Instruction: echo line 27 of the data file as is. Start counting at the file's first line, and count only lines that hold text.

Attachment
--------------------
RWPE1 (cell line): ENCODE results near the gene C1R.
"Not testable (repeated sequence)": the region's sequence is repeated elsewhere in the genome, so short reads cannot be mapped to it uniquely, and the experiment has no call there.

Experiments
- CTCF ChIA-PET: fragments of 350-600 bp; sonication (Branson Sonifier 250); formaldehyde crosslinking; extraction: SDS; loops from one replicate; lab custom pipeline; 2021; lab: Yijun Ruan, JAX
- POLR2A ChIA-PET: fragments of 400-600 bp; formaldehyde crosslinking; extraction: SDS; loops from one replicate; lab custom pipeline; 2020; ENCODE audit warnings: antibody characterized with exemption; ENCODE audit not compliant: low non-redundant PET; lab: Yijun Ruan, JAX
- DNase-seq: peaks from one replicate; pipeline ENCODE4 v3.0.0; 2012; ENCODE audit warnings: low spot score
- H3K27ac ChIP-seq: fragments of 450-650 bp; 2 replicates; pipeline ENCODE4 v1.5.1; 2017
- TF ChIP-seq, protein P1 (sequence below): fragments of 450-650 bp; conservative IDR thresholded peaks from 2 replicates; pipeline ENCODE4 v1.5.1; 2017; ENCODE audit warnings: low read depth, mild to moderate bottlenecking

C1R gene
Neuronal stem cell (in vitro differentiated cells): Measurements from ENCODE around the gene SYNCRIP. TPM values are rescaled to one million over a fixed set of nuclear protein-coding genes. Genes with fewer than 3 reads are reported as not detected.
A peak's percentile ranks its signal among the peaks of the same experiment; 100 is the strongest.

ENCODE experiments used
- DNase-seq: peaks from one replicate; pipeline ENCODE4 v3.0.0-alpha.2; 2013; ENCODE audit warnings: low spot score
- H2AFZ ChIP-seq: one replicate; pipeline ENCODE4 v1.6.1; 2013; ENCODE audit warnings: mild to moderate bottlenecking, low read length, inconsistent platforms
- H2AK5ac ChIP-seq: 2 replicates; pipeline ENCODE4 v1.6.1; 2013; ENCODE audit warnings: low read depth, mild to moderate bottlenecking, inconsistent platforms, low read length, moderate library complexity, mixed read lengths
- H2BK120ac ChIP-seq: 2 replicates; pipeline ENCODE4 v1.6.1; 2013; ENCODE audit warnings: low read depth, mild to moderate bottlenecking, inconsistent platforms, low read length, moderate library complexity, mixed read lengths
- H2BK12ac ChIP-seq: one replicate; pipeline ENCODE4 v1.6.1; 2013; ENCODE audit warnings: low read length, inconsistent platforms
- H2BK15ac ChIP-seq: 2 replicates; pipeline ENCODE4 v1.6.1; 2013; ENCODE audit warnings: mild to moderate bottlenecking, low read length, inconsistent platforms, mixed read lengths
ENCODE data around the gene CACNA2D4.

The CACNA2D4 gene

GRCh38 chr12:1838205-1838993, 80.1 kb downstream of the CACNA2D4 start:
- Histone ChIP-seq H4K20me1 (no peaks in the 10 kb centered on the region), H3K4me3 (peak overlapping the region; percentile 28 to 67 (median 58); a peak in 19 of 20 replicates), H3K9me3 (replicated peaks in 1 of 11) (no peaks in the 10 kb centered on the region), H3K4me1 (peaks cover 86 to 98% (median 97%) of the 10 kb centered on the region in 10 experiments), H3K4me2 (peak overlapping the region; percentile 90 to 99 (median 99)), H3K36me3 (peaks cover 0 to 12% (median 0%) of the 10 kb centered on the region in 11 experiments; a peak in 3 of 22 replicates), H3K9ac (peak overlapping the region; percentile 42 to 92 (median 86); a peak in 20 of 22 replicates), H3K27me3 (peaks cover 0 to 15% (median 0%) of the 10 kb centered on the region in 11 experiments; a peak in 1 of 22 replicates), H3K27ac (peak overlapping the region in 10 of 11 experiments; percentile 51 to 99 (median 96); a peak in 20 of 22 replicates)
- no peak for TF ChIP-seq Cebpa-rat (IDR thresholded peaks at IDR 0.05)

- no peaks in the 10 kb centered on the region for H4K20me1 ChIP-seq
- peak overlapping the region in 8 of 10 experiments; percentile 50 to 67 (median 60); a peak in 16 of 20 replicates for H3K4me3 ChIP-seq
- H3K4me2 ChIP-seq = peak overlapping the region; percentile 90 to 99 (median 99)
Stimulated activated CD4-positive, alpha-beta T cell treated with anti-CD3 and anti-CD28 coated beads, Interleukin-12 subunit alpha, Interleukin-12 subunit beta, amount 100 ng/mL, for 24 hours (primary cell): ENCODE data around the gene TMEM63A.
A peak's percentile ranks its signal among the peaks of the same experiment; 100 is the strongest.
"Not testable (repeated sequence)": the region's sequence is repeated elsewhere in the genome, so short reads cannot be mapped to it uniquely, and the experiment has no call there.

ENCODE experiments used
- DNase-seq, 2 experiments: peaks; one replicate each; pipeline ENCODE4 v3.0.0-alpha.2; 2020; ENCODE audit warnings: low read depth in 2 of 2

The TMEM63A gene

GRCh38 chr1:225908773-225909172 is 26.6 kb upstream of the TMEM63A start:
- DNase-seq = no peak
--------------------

Stimulated activated CD4-positive, alpha-beta T cell treated with anti-CD3 and anti-CD28 coated beads, Interleukin-12 subunit alpha, Interleukin-12 subunit beta, amount 100 ng/mL, for 24 hours (primary cell): ENCODE data around the gene TMEM63A.